Having served as a commissioner on a local zoning board, it was often argued that a proposed site or land use was “spot zoning” and therefore should not be approved. But what does that really mean? First, spot zoning is not necessarily illegal in North Carolina so long as there is a reasonable basis for the zoning designation. But what exactly is spot zoning? In Blades v. City of Raleigh, 280 N.C. 531, 187 S.E.2d 35, spot zoning is defined as follows:
A zoning ordinance, or amendment, which singles out and reclassifies a relatively small tract owned by a single person and surrounded by a much larger area uniformly zoned, so as to impose upon the small tract greater restrictions than those imposed upon the larger area, or so as to relieve the small tract from restrictions to which the rest of the area is subjected, is called “spot zoning.” It is beyond the authority of the municipality, in the absence of a clear showing of a reasonable basis for such distinction.
In short, is the proposed zoning change totally out of character with the surrounding land uses or comprehensive plan as outlined with the local municipality? For example, what if a proposed site is to be rezoned to some sort of intense industrial use, but is otherwise surrounded by single family homes? This smells like spot zoning, but is it? Maybe, but maybe not. As mentioned in Blades there can be a showing of a reasonable basis for the zoning classification. NCGS § 160D-605(b) gives examples of considerations that can be taken when considering the reasonableness of the proposed use, such as “(i) the size, physical conditions, and other attributes of the area proposed to be rezoned, (ii) the benefits and detriments to the landowners, the neighbors, and the surrounding community, (iii) the relationship between the current actual and permissible development on the tract and adjoining areas and the development that would be permissible under the proposed amendment; (iv) why the action taken is in the public interest; and (v) any changed conditions warranting the amendment.”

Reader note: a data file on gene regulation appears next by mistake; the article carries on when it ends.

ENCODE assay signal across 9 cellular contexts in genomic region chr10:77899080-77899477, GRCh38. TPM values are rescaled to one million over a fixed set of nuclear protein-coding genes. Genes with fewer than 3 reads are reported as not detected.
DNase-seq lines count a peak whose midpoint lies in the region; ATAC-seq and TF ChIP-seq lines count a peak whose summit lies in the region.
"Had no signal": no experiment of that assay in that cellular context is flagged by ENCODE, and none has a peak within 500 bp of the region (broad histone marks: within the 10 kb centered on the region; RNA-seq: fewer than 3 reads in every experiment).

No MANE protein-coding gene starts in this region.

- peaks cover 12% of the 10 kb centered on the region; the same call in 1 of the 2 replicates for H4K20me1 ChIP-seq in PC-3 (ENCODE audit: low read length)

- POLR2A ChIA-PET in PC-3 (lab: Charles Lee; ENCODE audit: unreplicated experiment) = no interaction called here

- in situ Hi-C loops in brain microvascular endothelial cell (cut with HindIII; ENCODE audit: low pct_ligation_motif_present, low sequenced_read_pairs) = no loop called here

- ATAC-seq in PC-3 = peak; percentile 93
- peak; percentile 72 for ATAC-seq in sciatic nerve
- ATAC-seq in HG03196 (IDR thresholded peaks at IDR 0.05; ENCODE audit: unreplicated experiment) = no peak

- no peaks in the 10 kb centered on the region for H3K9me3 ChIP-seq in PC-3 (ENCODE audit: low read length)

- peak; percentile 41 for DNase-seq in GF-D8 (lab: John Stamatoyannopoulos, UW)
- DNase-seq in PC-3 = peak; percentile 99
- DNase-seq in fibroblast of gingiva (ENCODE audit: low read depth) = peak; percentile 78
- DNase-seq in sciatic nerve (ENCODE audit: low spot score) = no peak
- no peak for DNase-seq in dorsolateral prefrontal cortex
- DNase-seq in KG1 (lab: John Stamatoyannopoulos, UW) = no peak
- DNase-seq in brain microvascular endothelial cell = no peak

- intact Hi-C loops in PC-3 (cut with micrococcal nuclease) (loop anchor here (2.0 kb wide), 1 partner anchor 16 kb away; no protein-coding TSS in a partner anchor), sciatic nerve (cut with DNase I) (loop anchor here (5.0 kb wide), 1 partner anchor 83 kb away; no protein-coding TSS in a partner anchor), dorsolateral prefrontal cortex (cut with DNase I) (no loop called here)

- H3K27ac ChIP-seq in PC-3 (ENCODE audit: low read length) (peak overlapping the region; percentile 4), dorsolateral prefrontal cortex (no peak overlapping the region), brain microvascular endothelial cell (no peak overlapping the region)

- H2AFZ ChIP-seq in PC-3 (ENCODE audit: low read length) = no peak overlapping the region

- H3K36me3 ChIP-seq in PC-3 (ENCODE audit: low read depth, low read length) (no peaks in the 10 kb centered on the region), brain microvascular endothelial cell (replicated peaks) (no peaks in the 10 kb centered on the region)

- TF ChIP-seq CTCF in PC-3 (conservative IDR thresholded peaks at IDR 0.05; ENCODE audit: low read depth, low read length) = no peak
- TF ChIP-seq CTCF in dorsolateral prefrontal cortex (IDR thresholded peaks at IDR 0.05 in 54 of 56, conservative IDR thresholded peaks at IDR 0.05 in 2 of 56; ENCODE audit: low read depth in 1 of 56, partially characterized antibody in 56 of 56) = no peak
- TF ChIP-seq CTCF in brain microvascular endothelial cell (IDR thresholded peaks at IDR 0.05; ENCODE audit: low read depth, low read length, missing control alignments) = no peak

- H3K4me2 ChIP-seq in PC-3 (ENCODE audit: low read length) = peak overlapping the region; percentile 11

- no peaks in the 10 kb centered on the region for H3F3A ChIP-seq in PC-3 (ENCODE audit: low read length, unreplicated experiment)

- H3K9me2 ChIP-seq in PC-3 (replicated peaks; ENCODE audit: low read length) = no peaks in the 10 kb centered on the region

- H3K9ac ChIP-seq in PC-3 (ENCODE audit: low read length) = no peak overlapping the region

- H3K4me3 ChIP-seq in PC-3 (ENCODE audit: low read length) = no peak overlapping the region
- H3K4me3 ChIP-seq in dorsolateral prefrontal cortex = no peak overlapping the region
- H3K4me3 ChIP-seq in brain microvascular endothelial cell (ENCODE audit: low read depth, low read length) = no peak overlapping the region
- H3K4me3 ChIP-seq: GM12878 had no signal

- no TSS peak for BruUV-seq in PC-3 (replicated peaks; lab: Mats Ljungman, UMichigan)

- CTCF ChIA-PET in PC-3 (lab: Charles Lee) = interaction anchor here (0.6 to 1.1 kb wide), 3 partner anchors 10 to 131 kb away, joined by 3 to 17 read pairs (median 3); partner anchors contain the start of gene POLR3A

So it isn’t quite as simple as looking at the properties that surround the proposed rezoning site, which is what commissioners hear most often. I can’t tell you how many times that it was pointed out in my time as a zoning commissioner that because a particular site was surrounded by different land uses, that the proposal should be denied as “spot zoning”. That just simply isn’t the definition of spot zoning, nor the determining factor of reasonableness.
Every parcel of property is unique, with characteristics that may or may not make it appropriate for a rezoning based on your particular municipality’s comprehensive plan for land development. Should you have any questions regarding spot zoning or rezoning applications generally, you may reach out to one our land use and zoning section at Law Firm Carolinas.